Saturday, October 9, 2010

What to Do With "Expensive" Clothes You No Longer Want

I didn't grow up rich.  I grew up pretty much standard middle class.  I remember when Guess jeans first became popular.  I was in the 7th grade, and they were $40 a pair.  At the time, that was an absurd price for jeans.  My mom was shocked that I would want such expensive jeans, but I did, all for that upside down triangle with the question mark inside on the back pocket.  I had to have those jeans.  So, she bought them for me for Christmas, and I wore the same pair to school every single day.  I never wanted for food or shelter, and my mom wanted me to be "in," so she could usually be convinced to buy some latest fashion trend, but it wasn't out of control.  Like I said, I wore the same pair of jeans every day.

Anyway, it really wasn't until I became a lawyer that I could buy more "designer" brand clothing.  Not "premier designer," but designer.  Like, Marc by Marc Jacobs versus Marc Jacobs.  Michael by Michael Kors versus Michael Kors.  You know the drill.  The "lower end but still pretty expensive" brands from the premier designers.  And still, usually, I bought them on sale.  It was a long time before I could bring myself to spend more than $100 on a dress, unless it was a dress that was so me that I absolutely had to own it.  Luckily, that does not happen very often.

Over the past six years I've gotten over this, somewhat.  I still don't own any "premier designer" clothing, but I do own quite a collection of $300-400 dresses, some of which I got for half off, some of which I paid full price.  There's a barrier that you have to get over, and damn it's hard.  Looking at a pricetag on a dress that is in the four digits or even high three digits still makes me run away.  I haven't reached the level in shoes.  I see Christian Louboutin's and I think "oh, beautiful," but then I think "$800 for a pair of shoes, are you kidding me?"  I can now easily spend $250 on a pair of shoes, but I haven't reached the next level.  I'm not sure I ever will, no matter how badly I want a pair of shoes with red soles.  It just seems so absurd to spend that much on shoes....oh, but they are so pretty.  Ugh.  Note:  I do not have this problem with purses.  No clue why, other than that I can use the purse every single day.  I'll easily drop four figures on a purse!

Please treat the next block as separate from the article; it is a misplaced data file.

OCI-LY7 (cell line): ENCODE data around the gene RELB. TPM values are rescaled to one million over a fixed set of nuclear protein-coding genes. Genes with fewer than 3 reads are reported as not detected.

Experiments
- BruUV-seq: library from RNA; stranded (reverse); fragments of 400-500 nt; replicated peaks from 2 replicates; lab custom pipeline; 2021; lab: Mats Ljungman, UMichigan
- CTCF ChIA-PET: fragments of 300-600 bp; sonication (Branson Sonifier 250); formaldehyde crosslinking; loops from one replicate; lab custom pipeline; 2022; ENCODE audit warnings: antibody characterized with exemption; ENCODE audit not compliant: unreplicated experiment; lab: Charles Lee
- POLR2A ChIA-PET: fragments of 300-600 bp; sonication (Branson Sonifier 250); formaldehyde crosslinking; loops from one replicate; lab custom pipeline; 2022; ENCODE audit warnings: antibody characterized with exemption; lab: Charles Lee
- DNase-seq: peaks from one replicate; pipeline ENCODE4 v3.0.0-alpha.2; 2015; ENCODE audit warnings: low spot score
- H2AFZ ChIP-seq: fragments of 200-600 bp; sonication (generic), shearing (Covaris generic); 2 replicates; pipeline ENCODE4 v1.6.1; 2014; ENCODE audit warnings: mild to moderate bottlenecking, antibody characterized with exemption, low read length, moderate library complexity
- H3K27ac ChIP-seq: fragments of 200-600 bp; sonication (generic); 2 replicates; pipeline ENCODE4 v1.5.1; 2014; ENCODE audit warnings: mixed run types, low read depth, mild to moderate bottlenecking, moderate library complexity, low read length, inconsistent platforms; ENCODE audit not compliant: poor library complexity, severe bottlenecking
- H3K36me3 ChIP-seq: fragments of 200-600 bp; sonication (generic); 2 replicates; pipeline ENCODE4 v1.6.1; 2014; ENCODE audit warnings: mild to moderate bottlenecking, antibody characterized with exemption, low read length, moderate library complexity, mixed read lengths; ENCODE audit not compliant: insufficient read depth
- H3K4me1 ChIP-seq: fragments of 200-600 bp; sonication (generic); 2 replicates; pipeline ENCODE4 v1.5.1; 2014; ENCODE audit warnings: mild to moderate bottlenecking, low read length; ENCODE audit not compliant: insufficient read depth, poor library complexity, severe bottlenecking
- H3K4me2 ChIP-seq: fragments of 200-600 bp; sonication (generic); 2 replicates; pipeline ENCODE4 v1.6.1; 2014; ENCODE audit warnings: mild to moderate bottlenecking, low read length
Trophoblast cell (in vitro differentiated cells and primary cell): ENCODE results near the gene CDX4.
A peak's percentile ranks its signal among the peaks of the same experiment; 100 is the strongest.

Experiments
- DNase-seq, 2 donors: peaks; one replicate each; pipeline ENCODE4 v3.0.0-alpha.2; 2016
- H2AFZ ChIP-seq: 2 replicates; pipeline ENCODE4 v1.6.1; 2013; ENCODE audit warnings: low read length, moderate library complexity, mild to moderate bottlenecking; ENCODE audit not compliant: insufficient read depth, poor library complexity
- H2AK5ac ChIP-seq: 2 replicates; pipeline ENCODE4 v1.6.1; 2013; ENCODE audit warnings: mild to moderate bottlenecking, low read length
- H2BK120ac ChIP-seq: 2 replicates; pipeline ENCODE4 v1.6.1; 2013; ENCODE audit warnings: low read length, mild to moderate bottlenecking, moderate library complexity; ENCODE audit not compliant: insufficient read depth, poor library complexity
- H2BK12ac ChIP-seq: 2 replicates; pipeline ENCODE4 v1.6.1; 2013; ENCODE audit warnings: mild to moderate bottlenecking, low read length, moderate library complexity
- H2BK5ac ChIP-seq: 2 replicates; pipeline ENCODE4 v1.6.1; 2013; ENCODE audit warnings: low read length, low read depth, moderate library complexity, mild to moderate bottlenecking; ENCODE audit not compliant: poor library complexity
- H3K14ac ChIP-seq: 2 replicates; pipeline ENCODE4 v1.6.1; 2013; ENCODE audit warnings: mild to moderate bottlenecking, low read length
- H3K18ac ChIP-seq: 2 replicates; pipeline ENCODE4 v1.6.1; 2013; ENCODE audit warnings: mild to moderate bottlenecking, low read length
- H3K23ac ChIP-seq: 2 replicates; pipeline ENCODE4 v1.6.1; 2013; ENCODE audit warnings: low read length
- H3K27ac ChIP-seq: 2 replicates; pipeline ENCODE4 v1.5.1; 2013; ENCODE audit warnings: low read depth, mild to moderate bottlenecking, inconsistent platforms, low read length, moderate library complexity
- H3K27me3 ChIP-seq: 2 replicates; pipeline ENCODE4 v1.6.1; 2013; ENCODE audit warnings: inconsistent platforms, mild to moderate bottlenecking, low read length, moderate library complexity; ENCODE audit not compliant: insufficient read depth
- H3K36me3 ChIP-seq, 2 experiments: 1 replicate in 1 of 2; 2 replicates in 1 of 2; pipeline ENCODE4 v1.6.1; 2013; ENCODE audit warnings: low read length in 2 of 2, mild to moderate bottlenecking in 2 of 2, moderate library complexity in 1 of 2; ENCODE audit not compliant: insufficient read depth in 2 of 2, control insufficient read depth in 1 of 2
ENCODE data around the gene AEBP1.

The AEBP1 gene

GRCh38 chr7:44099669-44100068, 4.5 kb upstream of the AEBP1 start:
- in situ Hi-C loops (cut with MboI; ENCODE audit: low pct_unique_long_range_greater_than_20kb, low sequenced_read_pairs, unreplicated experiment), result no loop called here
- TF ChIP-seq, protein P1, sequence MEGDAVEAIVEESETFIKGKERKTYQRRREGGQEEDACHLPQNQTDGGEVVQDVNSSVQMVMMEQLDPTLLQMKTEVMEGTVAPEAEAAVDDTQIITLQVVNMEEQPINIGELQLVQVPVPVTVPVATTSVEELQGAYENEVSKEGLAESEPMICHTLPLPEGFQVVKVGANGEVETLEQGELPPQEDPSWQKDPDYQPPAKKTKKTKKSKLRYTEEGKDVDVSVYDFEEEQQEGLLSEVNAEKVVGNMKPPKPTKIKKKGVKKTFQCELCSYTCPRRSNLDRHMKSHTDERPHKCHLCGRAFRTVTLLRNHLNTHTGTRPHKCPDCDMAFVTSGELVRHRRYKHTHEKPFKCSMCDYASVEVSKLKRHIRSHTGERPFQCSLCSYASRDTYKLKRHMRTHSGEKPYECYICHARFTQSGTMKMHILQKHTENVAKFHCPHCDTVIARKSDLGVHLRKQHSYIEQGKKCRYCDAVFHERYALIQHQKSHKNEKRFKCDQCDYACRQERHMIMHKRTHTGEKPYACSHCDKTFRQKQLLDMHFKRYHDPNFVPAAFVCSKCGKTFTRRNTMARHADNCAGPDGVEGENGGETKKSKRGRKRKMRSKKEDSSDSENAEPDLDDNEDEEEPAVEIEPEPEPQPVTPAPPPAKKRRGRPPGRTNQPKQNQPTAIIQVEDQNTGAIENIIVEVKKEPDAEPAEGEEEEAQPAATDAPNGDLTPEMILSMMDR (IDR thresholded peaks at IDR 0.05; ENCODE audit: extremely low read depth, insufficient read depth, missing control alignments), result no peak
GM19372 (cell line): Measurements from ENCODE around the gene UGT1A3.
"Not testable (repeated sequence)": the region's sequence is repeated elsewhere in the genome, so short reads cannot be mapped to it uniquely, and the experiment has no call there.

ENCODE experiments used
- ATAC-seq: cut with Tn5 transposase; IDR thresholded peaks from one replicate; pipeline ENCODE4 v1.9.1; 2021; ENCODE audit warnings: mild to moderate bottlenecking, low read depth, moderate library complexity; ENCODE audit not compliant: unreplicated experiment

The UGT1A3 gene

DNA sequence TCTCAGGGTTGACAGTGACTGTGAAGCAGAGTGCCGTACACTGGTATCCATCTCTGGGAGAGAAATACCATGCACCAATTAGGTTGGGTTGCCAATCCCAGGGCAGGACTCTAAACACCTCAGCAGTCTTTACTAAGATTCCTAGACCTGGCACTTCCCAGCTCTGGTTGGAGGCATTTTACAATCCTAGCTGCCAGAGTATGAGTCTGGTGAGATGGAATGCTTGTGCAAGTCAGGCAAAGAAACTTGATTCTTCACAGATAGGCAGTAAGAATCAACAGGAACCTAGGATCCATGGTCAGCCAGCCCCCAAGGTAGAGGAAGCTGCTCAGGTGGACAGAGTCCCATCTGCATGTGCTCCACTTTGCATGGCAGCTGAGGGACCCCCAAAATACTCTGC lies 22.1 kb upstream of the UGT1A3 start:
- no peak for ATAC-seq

At any rate, and the point of this post, is that in going through my closet, I have five or six dresses that are good brands that I paid pretty good money for, that I either don't wear anymore, or I ended up never wearing.  (The never wore ones were bought on sale, luckily for a lot off purchase price, but are still $300 or so dresses originally.)  Four of them still have the tags on.  (I guess I never went to that imaginary cocktail party where I dreamed I would wear it, or never lost the five pounds I needed to wear it.)  I don't want them anymore, but it's hard to toss these types of dresses into the Salvation Army garbage bag.  I know people do this, given eBay, but I just can't do it.  My brain screams "You can't throw a $300 new with tags dress in a garbage bag and leave it to the people at Salvation Army to figure out what to do with it!"  So, I think what I might do is bring them into work and see if any of the girls there want them.  (Like I said, some are new with tags and nice brands!)  I really don't think that would be weird, but maybe it would?  


  1. Not weird at all. I mailed a box of good stuff to a friend in Florida when she got an office job and I cleaned out my closets. I couldn't fit into it anymore but I had spent way too much money on the stuff to have it be sold for $2 at Goodwill. At least it helped a friend who really needed some dressier clothes anyhow. Ever tried a consignment shop?